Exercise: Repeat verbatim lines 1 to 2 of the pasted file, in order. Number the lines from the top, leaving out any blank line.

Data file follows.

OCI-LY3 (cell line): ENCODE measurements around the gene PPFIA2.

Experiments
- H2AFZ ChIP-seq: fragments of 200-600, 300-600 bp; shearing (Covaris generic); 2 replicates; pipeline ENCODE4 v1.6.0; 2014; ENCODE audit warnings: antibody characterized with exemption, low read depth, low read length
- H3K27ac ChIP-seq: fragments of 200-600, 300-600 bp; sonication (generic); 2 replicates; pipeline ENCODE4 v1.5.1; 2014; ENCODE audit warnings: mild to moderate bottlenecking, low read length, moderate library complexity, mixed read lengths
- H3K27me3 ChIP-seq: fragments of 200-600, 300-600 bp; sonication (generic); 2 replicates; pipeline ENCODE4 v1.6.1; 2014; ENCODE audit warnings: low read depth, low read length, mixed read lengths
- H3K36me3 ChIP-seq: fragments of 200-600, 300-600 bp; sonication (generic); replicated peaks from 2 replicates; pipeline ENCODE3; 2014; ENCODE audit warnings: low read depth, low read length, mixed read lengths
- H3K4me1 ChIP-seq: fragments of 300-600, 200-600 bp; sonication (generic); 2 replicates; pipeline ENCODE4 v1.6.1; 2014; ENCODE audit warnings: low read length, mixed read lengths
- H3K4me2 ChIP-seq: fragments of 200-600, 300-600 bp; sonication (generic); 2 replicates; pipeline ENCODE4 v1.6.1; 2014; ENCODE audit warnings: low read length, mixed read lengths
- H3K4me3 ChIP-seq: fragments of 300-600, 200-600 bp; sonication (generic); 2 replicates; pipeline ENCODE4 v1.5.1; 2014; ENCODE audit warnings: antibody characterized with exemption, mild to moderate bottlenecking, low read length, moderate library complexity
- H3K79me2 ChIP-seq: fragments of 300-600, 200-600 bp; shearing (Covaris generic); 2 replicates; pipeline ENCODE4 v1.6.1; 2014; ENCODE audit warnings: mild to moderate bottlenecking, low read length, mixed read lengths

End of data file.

OCI-LY3 (cell line): ENCODE measurements around the gene PPFIA2.

Experiments